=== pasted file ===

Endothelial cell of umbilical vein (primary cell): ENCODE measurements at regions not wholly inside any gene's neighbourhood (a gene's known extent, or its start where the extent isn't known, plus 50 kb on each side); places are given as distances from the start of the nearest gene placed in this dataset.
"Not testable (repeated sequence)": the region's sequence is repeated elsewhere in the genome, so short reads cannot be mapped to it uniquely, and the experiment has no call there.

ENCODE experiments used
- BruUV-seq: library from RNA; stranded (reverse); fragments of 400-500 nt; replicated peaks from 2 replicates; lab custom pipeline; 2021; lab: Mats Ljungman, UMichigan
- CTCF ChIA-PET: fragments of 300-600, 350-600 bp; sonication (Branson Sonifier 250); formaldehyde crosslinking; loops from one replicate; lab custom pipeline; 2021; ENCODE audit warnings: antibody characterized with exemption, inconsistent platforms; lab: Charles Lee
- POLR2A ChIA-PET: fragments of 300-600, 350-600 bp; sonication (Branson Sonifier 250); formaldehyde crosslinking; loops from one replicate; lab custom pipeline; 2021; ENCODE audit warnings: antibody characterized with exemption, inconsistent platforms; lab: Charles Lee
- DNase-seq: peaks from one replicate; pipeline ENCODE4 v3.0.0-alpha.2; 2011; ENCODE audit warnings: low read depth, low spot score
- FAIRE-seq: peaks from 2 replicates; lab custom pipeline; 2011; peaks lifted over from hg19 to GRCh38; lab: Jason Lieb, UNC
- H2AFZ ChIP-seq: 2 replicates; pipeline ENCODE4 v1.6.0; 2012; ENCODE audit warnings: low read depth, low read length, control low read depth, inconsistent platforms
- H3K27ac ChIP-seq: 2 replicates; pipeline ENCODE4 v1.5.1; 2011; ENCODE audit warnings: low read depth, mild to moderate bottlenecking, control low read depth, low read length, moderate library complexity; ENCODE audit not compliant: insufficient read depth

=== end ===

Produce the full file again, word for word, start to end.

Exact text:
Endothelial cell of umbilical vein (primary cell): ENCODE measurements at regions not wholly inside any gene's neighbourhood (a gene's known extent, or its start where the extent isn't known, plus 50 kb on each side); places are given as distances from the start of the nearest gene placed in this dataset.
"Not testable (repeated sequence)": the region's sequence is repeated elsewhere in the genome, so short reads cannot be mapped to it uniquely, and the experiment has no call there.

ENCODE experiments used
- BruUV-seq: library from RNA; stranded (reverse); fragments of 400-500 nt; replicated peaks from 2 replicates; lab custom pipeline; 2021; lab: Mats Ljungman, UMichigan
- CTCF ChIA-PET: fragments of 300-600, 350-600 bp; sonication (Branson Sonifier 250); formaldehyde crosslinking; loops from one replicate; lab custom pipeline; 2021; ENCODE audit warnings: antibody characterized with exemption, inconsistent platforms; lab: Charles Lee
- POLR2A ChIA-PET: fragments of 300-600, 350-600 bp; sonication (Branson Sonifier 250); formaldehyde crosslinking; loops from one replicate; lab custom pipeline; 2021; ENCODE audit warnings: antibody characterized with exemption, inconsistent platforms; lab: Charles Lee
- DNase-seq: peaks from one replicate; pipeline ENCODE4 v3.0.0-alpha.2; 2011; ENCODE audit warnings: low read depth, low spot score
- FAIRE-seq: peaks from 2 replicates; lab custom pipeline; 2011; peaks lifted over from hg19 to GRCh38; lab: Jason Lieb, UNC
- H2AFZ ChIP-seq: 2 replicates; pipeline ENCODE4 v1.6.0; 2012; ENCODE audit warnings: low read depth, low read length, control low read depth, inconsistent platforms
- H3K27ac ChIP-seq: 2 replicates; pipeline ENCODE4 v1.5.1; 2011; ENCODE audit warnings: low read depth, mild to moderate bottlenecking, control low read depth, low read length, moderate library complexity; ENCODE audit not compliant: insufficient read depth